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Alberta snakes, birds, bees and damselflies deemed at risk

May 11. 15

By Colette Derworiz, Calgary Herald

The four Alberta species were reassessed by the Committee on the Status of Endangered Wildlife in Canada at a meeting in Wendake, Quebec this spring.

The committee, which meets twice a year, provides the federal government with status assessments based on scientific, community and aboriginal traditional knowledge.

“We assessed, or reassessed, 20 species and the results were a bit of a mixed-bag,” chairman Eric Taylor, a professor of zoology at the University of British Columbia, said in an email interview from southern France.

It led to seven endangered species, five threatened species and seven species of special concern. One was no longer considered at risk.

Four of the at-risk species are found in southern Alberta — including the vivid dancer damselfly, the black swift and the prairie rattlesnake.

The yellow-banded bumble bee has also been assessed as a species of special concern after it declined by at least 34 per cent in areas across southern Canada.

Suspected factors are pesticide use, habitat conversion and pathogen spillover from managed bumble bee colonies.

The bees are found across Canada, including Alberta.

The vivid dancer damselfly, which is found in southern British Columbia and Banff National Park, has been assessed as a species of special concern due to habitat loss and degradation.

Much of its range is restricted to thermal springs, but it’s also found in cooler, spring-fed creeks.

Dwayne Lepitski, who sits on the committee, often sees the damselfly in Banff National Park.

“We just saw the earliest ones of the year on the weekend,” he said Monday, noting it hatches as a beige-coloured larvae and turns into a brilliant purplish-blue damselfly. “They’re at the hot springs and Middle Springs.”

Lepitski, who studies the endangered Banff Spring Snail, said they’re often flying around near the Cave and Basin in hot weather.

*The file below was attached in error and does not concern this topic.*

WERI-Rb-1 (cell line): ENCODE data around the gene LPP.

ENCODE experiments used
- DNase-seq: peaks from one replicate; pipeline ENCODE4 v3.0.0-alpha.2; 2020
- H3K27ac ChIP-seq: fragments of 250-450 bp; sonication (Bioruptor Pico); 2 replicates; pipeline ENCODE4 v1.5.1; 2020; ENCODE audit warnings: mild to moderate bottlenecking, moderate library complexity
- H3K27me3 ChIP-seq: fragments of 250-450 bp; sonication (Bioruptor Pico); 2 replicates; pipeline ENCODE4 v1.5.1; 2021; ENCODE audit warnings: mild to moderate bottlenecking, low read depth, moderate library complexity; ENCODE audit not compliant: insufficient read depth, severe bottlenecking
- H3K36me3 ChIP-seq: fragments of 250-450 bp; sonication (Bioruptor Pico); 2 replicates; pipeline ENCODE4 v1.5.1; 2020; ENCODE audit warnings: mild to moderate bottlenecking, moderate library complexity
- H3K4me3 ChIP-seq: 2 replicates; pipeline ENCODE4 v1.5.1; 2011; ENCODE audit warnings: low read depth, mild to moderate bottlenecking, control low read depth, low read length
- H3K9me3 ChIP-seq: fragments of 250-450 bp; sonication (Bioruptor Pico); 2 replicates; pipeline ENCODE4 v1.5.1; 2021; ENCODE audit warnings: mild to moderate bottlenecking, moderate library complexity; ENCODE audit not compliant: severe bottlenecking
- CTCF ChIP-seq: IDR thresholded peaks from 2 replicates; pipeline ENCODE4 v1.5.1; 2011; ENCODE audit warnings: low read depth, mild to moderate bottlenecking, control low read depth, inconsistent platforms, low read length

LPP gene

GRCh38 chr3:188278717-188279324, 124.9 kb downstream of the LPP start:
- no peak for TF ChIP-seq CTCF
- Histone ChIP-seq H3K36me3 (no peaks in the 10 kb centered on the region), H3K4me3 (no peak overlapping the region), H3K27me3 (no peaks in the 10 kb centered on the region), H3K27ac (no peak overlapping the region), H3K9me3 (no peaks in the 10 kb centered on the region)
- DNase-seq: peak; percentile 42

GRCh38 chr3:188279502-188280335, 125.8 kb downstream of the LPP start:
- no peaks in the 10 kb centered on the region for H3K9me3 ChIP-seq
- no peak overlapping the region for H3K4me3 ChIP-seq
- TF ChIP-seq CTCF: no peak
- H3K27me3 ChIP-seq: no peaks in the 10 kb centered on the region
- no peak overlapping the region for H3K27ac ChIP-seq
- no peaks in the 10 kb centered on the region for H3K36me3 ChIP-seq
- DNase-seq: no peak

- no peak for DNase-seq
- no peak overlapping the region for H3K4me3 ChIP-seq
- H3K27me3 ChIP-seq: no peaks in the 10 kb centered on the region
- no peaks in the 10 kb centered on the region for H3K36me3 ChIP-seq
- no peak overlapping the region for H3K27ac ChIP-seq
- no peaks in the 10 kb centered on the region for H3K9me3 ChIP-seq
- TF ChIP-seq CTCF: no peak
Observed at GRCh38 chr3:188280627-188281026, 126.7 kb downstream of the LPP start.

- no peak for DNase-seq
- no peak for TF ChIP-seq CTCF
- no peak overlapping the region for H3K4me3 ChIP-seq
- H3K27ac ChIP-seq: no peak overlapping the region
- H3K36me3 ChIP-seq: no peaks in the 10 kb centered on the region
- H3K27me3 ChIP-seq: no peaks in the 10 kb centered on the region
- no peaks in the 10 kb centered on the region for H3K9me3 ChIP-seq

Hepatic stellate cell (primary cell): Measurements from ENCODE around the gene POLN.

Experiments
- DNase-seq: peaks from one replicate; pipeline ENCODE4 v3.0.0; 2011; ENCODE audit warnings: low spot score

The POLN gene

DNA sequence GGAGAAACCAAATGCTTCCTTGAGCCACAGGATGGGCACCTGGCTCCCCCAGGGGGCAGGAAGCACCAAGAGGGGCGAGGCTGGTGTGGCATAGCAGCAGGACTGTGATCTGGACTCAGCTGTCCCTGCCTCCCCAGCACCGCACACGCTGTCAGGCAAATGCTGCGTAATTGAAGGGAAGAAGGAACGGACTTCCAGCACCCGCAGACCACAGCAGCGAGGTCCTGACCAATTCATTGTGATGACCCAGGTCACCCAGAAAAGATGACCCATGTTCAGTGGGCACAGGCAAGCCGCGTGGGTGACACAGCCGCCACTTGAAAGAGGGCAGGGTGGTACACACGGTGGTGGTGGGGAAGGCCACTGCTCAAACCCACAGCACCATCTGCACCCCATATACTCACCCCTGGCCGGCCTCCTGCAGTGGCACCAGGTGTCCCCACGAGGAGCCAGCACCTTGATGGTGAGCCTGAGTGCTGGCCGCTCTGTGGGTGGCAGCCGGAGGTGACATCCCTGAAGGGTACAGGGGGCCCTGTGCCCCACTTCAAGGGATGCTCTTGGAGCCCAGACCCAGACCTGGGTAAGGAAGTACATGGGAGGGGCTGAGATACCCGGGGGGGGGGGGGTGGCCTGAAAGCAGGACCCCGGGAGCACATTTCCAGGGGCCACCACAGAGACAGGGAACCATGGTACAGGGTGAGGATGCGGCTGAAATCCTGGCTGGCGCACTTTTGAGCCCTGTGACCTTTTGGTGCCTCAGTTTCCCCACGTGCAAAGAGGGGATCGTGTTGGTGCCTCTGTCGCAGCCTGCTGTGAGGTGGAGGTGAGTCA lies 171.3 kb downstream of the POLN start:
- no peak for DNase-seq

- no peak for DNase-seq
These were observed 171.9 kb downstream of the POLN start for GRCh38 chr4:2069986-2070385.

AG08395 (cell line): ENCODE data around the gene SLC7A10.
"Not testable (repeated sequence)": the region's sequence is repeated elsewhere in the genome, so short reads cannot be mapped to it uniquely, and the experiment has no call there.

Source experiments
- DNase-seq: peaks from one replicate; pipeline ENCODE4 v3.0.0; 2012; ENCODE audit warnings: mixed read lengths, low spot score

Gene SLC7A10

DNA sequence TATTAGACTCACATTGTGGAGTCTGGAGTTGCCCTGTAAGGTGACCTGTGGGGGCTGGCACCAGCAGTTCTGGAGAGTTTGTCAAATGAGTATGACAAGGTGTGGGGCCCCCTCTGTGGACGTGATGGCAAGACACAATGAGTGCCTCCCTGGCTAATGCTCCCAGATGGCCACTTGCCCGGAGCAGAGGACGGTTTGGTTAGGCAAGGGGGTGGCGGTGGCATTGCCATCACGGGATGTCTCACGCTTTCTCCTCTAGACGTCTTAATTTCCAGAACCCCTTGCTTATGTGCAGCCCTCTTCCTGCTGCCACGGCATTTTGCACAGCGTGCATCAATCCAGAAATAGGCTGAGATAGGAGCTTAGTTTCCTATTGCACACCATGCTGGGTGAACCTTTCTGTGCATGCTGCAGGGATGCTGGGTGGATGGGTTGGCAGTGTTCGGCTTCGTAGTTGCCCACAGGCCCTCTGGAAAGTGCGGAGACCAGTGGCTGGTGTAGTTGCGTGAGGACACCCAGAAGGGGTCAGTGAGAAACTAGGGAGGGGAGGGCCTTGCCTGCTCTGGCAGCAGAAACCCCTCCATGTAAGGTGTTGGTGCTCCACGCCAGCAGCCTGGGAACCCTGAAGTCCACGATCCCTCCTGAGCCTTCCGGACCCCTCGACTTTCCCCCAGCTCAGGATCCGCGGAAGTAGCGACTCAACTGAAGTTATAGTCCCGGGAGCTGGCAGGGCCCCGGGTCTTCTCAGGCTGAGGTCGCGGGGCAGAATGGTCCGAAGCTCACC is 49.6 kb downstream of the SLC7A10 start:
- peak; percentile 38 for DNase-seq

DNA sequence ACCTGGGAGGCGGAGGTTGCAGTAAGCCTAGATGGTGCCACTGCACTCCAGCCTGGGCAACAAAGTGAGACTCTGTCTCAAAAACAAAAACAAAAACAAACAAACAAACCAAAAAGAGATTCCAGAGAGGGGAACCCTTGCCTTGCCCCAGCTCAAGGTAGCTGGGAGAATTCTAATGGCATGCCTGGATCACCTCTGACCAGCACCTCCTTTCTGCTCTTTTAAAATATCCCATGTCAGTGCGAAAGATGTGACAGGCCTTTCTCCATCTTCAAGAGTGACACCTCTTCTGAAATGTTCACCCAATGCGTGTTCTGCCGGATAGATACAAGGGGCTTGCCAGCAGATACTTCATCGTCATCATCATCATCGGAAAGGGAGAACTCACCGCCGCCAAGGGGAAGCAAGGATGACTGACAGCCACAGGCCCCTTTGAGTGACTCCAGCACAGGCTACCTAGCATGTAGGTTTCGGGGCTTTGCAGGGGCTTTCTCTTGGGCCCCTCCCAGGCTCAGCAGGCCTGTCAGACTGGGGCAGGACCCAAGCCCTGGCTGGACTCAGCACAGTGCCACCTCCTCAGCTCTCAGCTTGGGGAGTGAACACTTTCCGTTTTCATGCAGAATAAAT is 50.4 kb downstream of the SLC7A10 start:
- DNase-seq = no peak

The black swift is also found in Banff National Park, but it’s located at Johnston’s Canyon along the Bow Valley Parkway.

Biologist Jason Rogers has counted and monitored the birds for years.

“In the early 1980s, before I started looking at these birds, a person could go into Johnston’s Canyon and see a dozen active nests,” he said, noting they nest at high altitudes near waterfalls. “Today, it’s closer to one.”

It’s been listed as endangered, meaning it’s facing imminent extinction.

The committee found it has experienced a large population decline over recent decades, but it’s not clear why they are declining. It’s believed to be related to changes in food supply.

Rogers said the black swift is a difficult bird to study because they spend much of their time around their nests or foraging for mosquitoes and other insects in the air.

In addition to Johnston’s Canyon, it’s also found at Maligne Canyon in Jasper and has been spotted at Athabasca Falls and Bow Lake.

Further east, the prairie rattlesnake has also been assessed as a species of special concern — similar to its provincial status.

It has undergone declines since the 1930s due to habitat loss from cultivation and road mortality, according to the committee.

The venomous snakes are found close to rivers and coulees, farm fields and pastures, and stony outcrops in Alberta’s grasslands, south of Red Deer and east of Lethbridge.

The committee noted the snake could become threatened if factors leading to their decline aren’t managed.

All of the assessments are submitted to the federal environment minister for consideration for legal listing under the Species at Risk Act.

“There is no guarantee that the species will be listed and that decision can take a very long time,” said Taylor, noting it can be difficult to predict if and when any recovery action will happen.

Committee members will meet again in Ottawa this November.

Read Original Story here....

Photo Credit: Vivid Dancer Damselfy ​(siamesepuppy via Flickr)

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